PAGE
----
Nathaniel Hawthorne's The House of the Seven Gables is a classic of American literature, written by one of the country's greatest writers. First published in 1851, the book is set in a mansion not unlike his cousin's many-gabled home in Salem, Massachusetts, which Hawthorne visited regularly. Caroline O. Emmerton's introductory note to this 1913 edition details the history of the house, from its construction circa 1668 to its purchase and restoration by Emmerton in the early 1900's. Emmerton founded the House of the Seven Gables Settlement Association in 1910, to serve the growing population of immigrant factory workers flocking to Salem. To help fund the Settlement House, the mansion opened its doors to the public as a museum, also in 1910. This edition is illustrated with 16 photographs of interior and exterior views of the house.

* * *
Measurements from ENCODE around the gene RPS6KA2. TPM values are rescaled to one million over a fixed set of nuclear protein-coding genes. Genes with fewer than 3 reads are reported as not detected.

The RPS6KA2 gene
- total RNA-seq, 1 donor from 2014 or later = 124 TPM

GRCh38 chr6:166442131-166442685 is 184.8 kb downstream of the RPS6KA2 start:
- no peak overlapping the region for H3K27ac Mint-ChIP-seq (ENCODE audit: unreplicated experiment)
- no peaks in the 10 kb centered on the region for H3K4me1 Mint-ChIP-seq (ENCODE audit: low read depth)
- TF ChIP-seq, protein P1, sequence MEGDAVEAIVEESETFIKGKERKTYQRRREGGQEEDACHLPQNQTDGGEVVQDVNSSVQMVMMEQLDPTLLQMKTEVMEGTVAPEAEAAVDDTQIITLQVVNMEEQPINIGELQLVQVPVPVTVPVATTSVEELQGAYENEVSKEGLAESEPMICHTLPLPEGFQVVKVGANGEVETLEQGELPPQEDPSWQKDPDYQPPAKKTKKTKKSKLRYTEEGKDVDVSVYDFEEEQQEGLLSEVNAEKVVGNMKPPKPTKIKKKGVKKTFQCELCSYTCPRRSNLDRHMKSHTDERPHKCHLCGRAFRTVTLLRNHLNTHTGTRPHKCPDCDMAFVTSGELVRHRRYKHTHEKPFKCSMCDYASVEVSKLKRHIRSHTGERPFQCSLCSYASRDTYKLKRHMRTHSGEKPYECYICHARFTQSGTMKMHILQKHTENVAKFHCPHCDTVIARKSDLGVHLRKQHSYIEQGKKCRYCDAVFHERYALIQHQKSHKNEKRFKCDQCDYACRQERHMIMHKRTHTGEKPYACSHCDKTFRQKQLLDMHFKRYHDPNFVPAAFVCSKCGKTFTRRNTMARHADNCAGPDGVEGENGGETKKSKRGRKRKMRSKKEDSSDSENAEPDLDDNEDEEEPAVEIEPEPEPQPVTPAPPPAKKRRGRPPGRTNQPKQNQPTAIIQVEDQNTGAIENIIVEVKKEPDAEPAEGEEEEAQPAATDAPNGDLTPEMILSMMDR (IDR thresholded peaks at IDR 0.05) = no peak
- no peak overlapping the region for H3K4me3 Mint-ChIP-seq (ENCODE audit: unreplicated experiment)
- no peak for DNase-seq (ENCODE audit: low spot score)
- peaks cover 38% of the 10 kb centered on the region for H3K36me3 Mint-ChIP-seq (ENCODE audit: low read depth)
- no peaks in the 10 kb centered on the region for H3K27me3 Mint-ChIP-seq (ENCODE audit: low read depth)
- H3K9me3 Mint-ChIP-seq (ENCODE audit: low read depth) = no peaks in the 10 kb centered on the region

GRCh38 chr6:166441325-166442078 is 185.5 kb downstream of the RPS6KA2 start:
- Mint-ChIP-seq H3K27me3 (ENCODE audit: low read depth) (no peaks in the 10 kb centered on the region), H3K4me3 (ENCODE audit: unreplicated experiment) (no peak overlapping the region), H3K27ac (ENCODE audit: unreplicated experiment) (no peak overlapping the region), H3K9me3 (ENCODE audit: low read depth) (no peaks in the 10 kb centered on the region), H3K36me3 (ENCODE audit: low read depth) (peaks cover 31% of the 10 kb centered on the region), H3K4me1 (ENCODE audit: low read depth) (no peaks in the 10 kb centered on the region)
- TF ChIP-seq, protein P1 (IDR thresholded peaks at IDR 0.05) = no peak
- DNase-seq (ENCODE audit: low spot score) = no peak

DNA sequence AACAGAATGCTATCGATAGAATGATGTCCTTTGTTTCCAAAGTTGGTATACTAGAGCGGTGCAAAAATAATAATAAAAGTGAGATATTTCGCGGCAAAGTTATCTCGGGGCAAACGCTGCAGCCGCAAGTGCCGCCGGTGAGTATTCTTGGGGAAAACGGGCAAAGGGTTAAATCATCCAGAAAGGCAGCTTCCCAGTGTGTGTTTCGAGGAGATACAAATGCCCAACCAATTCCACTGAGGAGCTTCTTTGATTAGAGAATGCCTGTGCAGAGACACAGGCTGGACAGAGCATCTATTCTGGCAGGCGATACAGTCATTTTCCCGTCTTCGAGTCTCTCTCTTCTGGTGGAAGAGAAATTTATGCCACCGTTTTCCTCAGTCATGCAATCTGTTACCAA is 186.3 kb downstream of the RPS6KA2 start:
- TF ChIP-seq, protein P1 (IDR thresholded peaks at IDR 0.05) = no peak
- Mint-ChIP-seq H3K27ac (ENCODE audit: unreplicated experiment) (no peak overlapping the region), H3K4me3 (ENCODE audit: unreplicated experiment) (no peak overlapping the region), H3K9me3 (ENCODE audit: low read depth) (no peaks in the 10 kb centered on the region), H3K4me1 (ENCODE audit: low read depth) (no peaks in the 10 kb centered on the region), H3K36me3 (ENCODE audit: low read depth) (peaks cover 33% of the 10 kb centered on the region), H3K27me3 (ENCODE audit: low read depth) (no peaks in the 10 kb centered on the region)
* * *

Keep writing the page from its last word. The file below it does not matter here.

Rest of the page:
Gr 9 UpHawthorne's tale about the brooding hold of the past over the present is a complex one, twisting and turning its way back through many generations of a venerable New England family, one of whose members was accused of witchcraft in 17th century Salem. More than 200 years later, we meet the family in its decaying, gabled mansion, still haunted by the presence of dead ancestors: Hepzibah, an elderly gentlewoman fallen on had times; her ineffectual brother, Clifford; and young Phoebe, a country maiden who cheerfully takes it upon herself to care for her two doddering relations. There's also Holgrave, a free-spirited daguerreotypist, who makes a surprising transformation into conventional respectability at the story's end. These people seem to be symbols for Hawthorne's theme more than full-bodied characters in their own right. As such, it can only be difficult for today's young adults to identify with them, especially since they are so caught up in a past that is all but unknown to present day sensibilities. Talented Joan Allen, twice nominated for Academy Awards, reads the tale in a clear, luminous voice. Because she has chosen not to do voices, however, it is sometimes difficult to tell which character is speaking. Still, she is more than equal to the task of handling Hawthorne's stately prose in a presentation that will be a good curriculum support for students of Hawthorne or those seeking special insight into this work of fiction.Carol Katz, Harrison Library, NY